Bite Problems and Dental Implants

Your bite is the way your upper and lower jawbones, and the teeth embedded in them, fit together. A healthy bite is when the upper teeth fit slightly over your lower ones in front, and the grooves of your upper molars fit the grooves of your lower molars. When dentists talk about a healthy or normal bite, they’re speaking of a bite that fits together as previously described.

Dental implants mimic your natural teeth. They are placed in your jaw bone like a screw, and bond with the bone. They serve as a foundation for crowns – the tooth-part of an artificial tooth. Implants are supposed to be just like your own teeth. Not only do they look like your own teeth, but they should also chew like natural teeth as well. Dental implants are life-changing for many patients.

Here’s all you need to know about bite problems and dental implants.

Implants, dentures, and bridges

The shortcomings of the alternatives to dental implants make them less appealing. Full or partial dentures can move around in your mouth, make it hard for some people to speak, make some people feel like they might gag, and even create space to trap more food, which encourages infection. 

Crowns and bridges are other popular solutions to some dental issues, but these have a 15 to 20 percent failure rate in the first 10 years. Those aren’t great odds.

Dental implants are definitely the way to go, but these implants also have some issues that may arrive sooner or later. One of those issues is a patient’s bite – how their teeth fit together.

If you’re feeling discomfort with your bite or while you’re eating, it might be a bigger issue than you first imagined. Having an issue with your bite is a good indication that something is wrong with your dental implant.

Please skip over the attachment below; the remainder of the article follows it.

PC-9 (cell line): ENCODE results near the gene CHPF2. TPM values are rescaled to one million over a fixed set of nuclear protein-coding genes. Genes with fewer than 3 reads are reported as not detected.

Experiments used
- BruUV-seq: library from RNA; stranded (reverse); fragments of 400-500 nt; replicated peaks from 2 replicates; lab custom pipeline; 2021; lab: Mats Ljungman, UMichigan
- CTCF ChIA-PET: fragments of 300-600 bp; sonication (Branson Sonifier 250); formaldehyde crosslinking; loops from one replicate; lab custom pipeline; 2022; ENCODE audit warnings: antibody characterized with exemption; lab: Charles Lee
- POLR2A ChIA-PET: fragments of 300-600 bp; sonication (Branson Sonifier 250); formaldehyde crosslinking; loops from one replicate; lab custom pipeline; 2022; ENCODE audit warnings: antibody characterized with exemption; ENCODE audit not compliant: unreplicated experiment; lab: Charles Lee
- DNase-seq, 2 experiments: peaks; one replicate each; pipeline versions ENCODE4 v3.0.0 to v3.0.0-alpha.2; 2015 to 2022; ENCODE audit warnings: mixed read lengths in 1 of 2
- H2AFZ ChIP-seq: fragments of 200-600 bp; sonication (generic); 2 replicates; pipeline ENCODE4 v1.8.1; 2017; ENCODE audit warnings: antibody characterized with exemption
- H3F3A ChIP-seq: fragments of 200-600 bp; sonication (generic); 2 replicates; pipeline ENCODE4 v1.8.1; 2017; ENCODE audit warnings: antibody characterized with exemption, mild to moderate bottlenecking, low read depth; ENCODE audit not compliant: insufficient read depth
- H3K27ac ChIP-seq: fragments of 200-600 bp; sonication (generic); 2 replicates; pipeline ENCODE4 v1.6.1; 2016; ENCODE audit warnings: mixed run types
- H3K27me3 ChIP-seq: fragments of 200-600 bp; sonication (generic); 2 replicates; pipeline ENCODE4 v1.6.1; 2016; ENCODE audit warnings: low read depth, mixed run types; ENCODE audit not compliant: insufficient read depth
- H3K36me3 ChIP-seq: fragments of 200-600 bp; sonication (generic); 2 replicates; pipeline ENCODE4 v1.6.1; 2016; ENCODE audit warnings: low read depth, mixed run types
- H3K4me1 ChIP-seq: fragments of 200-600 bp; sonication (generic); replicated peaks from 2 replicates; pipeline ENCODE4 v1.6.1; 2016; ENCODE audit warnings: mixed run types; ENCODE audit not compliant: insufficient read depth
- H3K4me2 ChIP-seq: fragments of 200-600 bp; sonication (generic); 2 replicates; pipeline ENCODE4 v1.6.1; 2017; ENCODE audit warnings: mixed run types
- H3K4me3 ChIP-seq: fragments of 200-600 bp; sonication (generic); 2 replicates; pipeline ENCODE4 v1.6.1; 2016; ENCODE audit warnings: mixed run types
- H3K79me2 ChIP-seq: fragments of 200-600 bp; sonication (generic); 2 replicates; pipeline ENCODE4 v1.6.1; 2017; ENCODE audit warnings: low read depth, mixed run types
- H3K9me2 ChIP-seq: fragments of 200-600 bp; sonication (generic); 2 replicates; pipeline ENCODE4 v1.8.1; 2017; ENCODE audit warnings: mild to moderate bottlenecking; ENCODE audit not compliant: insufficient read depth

Common bite problems

If you’re experiencing any of these issues, tell your dentist immediately so that they can diagnose the severity of the problem. You will be able to tell if your bite is off fairly quickly. When even the slightest adjustment occurs in your mouth, or even the smallest detail is off, you’ll know it. It’s very hard not to notice the minutiae of our mouths.

Here are some of the common sensations associated with bite problems and dental implants.

  • Crown feels off: Your crown may feel too high in your mouth and you find yourself uncomfortably exploring that area with your tongue over and over. Time to call your dentist.
  • Moving teeth: if your crowns feel like they’re moving around in your jawbone, this is not good. Even if the movement is small, check in with your dentist just to make sure there aren’t larger issues afoot.
  • Tooth or teeth feel sore: Your dental implants should feel like a natural set of teeth, so if you are experiencing pain or soreness that cannot be attributed to the surgery, give your dental health professional a call. They will want to know.
  • Jaw pain: If your crown is not aligned with the opposite teeth well and your bite is off, you may experience more pain in your jaw than in the actual tooth or teeth. This is a normal occurrence as your jawbone is inextricably connected to your natural teeth as well as to your implants. If you’re feeling pain in your jaw, tell your dentist.

When you’re checking in with your dentist about your implants or merely for a regular check-up, speak up if you’re having issues with your bite. Your dentist will then measure your bite to see if the trouble is any indication that something’s not quite right with your dental implants.

The solution

Your dentist will most likely assess your bite with an occlusal analysis. This entails the patient biting down on a piece of special paper to indicate where the surfaces of the teeth meet. Your dentist may or may not check your bite when you go in for your check-up, but if you’ve been feeling any of the above symptoms, please mention them as this information will help your dentist help you.

Consult experts like those with Pasadena Periodontics to ensure your teeth and dental implants are in the best hands.

Google Rating